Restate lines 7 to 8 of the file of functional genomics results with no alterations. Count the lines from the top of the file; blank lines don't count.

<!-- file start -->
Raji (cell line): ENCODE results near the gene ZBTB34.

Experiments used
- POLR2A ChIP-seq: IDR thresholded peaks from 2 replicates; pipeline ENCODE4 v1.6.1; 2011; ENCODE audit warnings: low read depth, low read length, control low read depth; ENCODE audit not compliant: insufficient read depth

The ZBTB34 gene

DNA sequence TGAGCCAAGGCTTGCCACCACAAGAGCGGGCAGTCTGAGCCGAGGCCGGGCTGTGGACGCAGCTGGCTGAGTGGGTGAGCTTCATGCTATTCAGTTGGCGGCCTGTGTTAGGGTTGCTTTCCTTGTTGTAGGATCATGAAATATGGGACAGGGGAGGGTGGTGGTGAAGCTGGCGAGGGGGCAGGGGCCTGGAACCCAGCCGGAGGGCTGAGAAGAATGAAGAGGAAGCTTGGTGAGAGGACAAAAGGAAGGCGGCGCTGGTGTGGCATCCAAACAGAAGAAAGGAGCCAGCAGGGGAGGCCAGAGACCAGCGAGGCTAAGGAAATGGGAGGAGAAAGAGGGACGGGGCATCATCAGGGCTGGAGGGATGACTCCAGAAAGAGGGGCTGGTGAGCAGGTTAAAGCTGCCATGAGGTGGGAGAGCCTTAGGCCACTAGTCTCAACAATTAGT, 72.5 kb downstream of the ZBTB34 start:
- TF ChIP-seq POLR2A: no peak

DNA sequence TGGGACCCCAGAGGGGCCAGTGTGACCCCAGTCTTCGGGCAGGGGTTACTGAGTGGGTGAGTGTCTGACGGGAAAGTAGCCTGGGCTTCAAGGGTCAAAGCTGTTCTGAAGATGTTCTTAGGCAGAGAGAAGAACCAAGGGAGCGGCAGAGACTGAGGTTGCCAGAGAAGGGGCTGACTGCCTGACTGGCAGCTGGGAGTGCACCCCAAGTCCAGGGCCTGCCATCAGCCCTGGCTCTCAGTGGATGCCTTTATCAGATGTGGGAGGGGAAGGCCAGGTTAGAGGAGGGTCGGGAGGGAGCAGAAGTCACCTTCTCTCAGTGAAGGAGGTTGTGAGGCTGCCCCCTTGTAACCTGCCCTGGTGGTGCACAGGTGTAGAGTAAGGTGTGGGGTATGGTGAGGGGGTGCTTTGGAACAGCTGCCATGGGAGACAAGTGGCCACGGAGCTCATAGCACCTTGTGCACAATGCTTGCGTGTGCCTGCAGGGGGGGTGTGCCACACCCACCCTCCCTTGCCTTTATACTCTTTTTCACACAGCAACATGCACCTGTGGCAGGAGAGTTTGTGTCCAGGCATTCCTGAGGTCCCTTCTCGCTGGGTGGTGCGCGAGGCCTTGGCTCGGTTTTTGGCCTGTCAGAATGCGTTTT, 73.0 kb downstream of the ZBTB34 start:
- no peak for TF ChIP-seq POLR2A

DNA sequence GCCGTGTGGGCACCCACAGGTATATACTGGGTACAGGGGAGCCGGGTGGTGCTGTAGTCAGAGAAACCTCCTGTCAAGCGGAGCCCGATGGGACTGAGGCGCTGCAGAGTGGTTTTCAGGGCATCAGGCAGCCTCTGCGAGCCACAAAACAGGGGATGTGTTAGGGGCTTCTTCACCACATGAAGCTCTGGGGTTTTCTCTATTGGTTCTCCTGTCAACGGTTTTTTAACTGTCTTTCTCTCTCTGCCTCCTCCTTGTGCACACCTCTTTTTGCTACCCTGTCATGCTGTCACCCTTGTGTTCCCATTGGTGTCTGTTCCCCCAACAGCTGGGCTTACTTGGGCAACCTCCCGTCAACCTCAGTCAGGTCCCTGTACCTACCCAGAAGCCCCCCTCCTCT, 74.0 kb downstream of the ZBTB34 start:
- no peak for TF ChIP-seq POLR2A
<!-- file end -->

DNA sequence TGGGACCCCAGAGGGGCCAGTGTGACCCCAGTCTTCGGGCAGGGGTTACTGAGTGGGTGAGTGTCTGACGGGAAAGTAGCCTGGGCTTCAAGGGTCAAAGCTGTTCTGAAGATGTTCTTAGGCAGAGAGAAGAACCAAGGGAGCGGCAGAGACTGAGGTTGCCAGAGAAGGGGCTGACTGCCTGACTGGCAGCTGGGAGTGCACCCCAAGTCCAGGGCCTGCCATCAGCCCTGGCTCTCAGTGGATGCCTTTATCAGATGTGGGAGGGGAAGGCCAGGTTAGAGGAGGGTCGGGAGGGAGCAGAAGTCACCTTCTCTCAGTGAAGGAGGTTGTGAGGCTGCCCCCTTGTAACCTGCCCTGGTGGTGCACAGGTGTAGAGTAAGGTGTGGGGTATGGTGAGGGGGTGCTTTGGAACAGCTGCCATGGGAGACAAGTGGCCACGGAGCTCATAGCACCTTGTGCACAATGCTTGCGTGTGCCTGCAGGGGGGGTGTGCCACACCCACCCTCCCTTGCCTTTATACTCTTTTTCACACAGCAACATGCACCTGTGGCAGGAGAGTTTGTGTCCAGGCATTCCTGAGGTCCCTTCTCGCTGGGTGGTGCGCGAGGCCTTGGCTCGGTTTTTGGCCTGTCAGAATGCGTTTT, 73.0 kb downstream of the ZBTB34 start:
- no peak for TF ChIP-seq POLR2A